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Friday, September 19, 2014


by Catherine Cimillo Cavallone

. . . Nor is there any evidence in the Koran to support the wearing of the burka. Indeed, the Holy Book stipulates that men ‘should lower their gaze’ when meeting women to avoid lecherous staring (verse 24, chapter 30). So logically, if women were fully covered up there would be no need for such an instruction. Some Muslim clergy claim that the burka is religiously necessary. They assert this because the Prophet Muhammad’s wives allegedly hid their faces in public. These puritanical clerics do not base their theological misrepresentations on the Koran but on the subsidiary and suspect hadith (a collection of books containing the reputed sayings of Muhammad, written 250 years after his death).  In any case, this is a wilful misreading of scripture. In fact, verse 32 of chapter 33 in the Koran explicitly states that ‘the Prophet’s wives are not like other women’. So  there is no reason to emulate them. Just as revealingly, it is forbidden for Muslim women going on pilgrimages to Mecca to cover their faces. So if such a pre-Islamic practice is banned in Islam’s holiest site, why on earth would it be required on the streets of Britain? The truth is that there is no theological foundation for these separatist face masks, as most non-fundamentalists recognise. Only recently, Al-Azhar, the leading institution of Muslim theology in the Islamic world, declared that the burka has no spiritual authenticity. --Dr Taj Hargey, Imam of the Oxford Islamic Congregation and the Director of the Muslim Educational Centre of Oxford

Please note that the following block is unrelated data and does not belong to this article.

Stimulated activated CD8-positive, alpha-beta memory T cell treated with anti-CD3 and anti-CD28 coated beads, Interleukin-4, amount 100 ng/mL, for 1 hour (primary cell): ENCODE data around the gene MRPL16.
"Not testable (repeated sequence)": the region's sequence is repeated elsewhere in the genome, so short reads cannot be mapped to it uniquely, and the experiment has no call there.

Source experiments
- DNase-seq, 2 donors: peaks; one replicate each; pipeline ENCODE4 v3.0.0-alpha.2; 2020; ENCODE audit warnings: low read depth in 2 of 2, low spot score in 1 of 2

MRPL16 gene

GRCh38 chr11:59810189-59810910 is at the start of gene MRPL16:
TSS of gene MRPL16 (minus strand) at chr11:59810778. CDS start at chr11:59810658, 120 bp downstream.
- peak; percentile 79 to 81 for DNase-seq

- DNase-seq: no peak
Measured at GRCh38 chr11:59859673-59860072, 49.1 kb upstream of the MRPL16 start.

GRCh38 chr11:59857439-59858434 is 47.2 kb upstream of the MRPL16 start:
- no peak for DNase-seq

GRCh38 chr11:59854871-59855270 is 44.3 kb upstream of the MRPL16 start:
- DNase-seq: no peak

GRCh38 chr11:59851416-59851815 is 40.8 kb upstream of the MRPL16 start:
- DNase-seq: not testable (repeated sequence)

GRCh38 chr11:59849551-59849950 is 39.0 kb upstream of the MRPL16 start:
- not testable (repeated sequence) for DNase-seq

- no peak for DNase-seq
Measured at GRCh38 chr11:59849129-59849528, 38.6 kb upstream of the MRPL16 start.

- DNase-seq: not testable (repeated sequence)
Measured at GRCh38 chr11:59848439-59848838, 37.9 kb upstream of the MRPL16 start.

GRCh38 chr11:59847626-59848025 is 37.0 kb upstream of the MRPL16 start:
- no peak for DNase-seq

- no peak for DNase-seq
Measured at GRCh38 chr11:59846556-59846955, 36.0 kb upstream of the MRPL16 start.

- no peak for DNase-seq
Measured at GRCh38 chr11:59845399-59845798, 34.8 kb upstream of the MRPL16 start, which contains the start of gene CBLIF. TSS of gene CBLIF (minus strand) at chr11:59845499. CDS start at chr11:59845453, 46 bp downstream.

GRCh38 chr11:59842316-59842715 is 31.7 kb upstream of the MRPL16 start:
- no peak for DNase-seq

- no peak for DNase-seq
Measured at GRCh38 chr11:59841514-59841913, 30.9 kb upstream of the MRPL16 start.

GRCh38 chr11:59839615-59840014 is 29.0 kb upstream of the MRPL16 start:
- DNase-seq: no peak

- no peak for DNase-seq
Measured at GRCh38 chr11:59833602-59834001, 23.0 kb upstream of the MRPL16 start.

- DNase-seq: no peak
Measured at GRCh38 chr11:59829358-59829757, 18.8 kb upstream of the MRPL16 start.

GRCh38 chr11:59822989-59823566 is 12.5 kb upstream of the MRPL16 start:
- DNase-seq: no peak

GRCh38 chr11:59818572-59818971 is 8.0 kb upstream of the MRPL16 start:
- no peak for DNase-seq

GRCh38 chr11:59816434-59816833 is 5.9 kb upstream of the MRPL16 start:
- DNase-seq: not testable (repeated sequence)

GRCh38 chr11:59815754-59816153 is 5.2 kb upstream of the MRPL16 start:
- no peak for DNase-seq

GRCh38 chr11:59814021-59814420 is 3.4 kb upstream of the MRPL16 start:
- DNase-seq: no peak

she will feel the caked earth

mud huts seeping through

blistered toes.

the winds will wrap about her ankles

coil up her splintered calves.

her knees, like desert rocks,

buckle and shake as she exposes

heaving midriff to the flagrant sunlight.

her breasts, like two ashen husks,

quiver in the stagnant air.

finally, her eyes,

landmines about to detonate onto the world,

gaze upon the adumbration of where

woman once stood.

Catherine Cimillo Cavallone is a teacher of middle school students. Her work has appeared in Four Walls, Sensations Magazine, The Rift Arts Forum Publication, Beyond the Rift-Poets of the Palisades, Red River Review, Phantom Kangaroo, Red Wheel Barrow, Turk’s Head Review and is forthcoming in Oddville Press and Nerve Lantern.  She lives in New Jersey with her husband George and son Michael.